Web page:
What Is the Statute of Limitations on Personal Injury in Texas?
In the days and weeks following any type of accident, where you’ve suffered injury because of the wrongful or careless acts of another person, the changes and challenges you face every day can be paralyzing. You know you need to take steps to protect your legal rights, but you’re really just trying to get through each day. How long do you have to file a personal injury lawsuit? How much time can you take to adjust to your new normal? Are there benefits to moving swiftly to file a personal injury complaint? Are there potential consequences of waiting too long?
The Statute of Limitations for Personal Injury in Texas
In Texas, as in all states, there’s a written law (referred to as a “statute”) that sets forth the amount of time you have within which to file legal action to recover for any losses caused by an accident. Commonly referred to as the “statute of limitations,” it varies, based on the type of legal claim being made. In Texas, the statute of limitations for personal injury is two years, typically starting at the time of the accident (though there may be exceptions, as discussed below).
What Is the Purpose of a Statute of Limitations?
It may seem odd that you have a limited period of time to seek compensation for your losses. Time, after all, won’t do anything to change the fact that you have suffered an injury and that the injury was caused by the defendant’s wrongful act.
The overarching objectives of the statute of limitations involve fairness and the efficiency of the judicial system:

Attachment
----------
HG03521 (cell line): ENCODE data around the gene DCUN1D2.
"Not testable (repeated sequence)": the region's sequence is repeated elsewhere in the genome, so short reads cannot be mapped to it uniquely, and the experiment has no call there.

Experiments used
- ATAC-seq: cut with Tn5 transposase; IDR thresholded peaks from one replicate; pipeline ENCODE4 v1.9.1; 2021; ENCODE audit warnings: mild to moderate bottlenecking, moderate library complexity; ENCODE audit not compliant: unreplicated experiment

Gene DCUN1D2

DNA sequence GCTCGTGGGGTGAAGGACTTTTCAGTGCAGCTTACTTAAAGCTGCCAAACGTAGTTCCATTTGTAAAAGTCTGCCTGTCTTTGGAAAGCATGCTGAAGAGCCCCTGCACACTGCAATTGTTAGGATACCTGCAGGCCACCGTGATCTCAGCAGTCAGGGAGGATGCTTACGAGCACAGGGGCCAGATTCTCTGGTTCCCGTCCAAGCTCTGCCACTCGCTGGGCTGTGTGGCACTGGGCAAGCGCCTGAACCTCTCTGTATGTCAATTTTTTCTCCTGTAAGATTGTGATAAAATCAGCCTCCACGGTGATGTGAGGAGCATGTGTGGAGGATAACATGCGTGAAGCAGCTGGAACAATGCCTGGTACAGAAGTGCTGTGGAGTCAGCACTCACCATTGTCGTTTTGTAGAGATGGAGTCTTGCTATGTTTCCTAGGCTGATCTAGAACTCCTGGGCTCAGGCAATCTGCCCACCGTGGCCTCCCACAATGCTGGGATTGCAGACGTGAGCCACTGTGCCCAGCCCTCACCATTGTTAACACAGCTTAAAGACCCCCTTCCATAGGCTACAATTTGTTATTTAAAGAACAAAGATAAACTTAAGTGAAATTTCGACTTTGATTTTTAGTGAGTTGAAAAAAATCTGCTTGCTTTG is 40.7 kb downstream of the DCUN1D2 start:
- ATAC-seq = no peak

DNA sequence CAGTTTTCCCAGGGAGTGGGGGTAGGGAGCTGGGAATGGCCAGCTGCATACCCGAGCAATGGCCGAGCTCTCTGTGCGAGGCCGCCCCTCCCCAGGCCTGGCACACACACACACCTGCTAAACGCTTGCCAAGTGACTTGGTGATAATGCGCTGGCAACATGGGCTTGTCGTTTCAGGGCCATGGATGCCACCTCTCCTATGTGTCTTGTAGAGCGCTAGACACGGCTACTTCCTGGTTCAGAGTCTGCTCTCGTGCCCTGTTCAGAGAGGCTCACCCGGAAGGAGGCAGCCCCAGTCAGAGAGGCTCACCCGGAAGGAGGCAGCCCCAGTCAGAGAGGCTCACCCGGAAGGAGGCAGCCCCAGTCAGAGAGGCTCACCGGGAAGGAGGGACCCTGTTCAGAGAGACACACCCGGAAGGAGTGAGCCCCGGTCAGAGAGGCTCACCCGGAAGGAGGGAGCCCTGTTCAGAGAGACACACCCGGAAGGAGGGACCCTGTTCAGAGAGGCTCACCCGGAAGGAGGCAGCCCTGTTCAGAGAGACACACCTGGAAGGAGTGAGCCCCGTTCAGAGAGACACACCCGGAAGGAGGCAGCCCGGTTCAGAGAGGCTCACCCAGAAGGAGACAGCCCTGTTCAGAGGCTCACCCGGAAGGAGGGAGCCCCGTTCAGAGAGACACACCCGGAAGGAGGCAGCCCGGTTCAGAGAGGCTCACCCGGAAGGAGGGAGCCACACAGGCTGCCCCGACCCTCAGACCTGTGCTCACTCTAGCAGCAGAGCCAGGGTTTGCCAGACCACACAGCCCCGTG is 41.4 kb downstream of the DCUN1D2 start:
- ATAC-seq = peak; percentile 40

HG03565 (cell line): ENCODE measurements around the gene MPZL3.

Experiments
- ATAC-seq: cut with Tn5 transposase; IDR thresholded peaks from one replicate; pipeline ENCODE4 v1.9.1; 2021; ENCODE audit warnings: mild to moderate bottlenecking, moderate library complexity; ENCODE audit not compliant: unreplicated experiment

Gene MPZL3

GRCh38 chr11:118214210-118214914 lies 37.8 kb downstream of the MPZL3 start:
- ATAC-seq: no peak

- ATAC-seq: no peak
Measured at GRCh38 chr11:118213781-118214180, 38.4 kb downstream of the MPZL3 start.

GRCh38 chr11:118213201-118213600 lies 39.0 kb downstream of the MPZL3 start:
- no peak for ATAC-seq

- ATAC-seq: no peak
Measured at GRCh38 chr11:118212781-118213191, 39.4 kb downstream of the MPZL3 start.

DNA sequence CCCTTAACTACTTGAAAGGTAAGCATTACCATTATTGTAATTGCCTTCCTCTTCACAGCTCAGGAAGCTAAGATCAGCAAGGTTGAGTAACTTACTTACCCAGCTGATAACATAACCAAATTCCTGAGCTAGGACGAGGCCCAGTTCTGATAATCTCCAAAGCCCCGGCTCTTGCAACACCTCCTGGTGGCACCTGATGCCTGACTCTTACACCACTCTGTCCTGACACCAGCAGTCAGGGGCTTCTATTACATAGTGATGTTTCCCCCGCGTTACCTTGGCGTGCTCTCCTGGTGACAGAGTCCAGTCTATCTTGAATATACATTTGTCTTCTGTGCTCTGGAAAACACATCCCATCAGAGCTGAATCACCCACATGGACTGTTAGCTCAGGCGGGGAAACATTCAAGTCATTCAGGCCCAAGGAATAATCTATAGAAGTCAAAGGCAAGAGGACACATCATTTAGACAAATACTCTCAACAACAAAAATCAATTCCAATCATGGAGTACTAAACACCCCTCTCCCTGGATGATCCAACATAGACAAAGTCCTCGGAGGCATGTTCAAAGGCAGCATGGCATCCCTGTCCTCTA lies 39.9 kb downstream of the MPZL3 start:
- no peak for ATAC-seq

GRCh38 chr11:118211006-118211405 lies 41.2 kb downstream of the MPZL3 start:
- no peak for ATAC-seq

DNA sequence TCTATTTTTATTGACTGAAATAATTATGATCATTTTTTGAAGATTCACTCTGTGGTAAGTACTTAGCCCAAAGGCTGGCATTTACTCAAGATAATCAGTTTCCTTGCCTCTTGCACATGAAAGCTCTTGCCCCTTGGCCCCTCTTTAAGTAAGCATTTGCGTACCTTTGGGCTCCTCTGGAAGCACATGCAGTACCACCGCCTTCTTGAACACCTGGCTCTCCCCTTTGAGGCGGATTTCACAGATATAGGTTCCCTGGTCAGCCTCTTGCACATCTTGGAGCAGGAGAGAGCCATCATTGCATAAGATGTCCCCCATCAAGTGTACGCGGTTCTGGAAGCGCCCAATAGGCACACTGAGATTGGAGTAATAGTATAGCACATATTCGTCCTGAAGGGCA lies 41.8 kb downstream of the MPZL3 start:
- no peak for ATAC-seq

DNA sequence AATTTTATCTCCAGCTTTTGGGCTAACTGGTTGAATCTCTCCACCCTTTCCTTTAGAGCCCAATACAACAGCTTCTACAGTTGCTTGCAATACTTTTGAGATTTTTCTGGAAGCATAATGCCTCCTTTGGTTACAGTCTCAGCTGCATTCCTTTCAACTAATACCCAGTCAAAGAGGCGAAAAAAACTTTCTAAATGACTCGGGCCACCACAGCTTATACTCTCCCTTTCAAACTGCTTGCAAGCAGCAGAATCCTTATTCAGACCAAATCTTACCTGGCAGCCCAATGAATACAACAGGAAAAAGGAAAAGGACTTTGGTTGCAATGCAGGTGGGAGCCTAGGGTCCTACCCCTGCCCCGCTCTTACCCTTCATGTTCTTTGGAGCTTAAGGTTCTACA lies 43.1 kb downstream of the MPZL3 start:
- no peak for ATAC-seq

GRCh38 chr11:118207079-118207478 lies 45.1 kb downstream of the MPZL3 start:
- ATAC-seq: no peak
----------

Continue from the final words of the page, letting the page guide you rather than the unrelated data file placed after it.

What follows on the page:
- To successfully prosecute or defend a personal injury case, the parties must rely on evidence. Often, that evidence is in the form of eyewitness testimony, based on the recollections of people who saw what happened. Memories fade, though, even when the parties or witnesses to an accident write down their observations at the time of the mishap. Furthermore, witnesses may move away or may even die, further complicating the determination of liability.
- The threat of an impending lawsuit can be a significant source of stress. Another goal of the statute of limitations is to minimize the length of time that a potential defendant must live with the ever-present worry.
Can the Statute of Limitations Be Suspended or Extended?
In Texas, as in many states, the length of time you have to file a lawsuit may be extended under what is referred to as the “discovery rule.” The discovery rule holds that the two-year-period doesn’t start to run until the injured person either discovers or should reasonably have discovered the injury. Additionally, if the injury victim is a minor at the time of the injury, the statute of limitations won’t start to run until he or she becomes 18.
Contact the Experienced Personal Injury Lawyers at Bailey & Galyen
At the law offices of Bailey & Galyen, we have aggressively protected the rights of personal injury victims across the state of Texas for more than four decades. We have a thorough understanding of the laws and procedures governing personal injury lawsuits, and will make certain that all pleadings and other documents are accurately and timely filed. We will be your advocate throughout the legal process, from the filing of a personal injury lawsuit through the gathering of evidence to trial or settlement. Contact us by e-mail or 844-402-2992 call our offices at one of the convenient locations listed below. Our phones are answered 24 hours a day, seven days a week.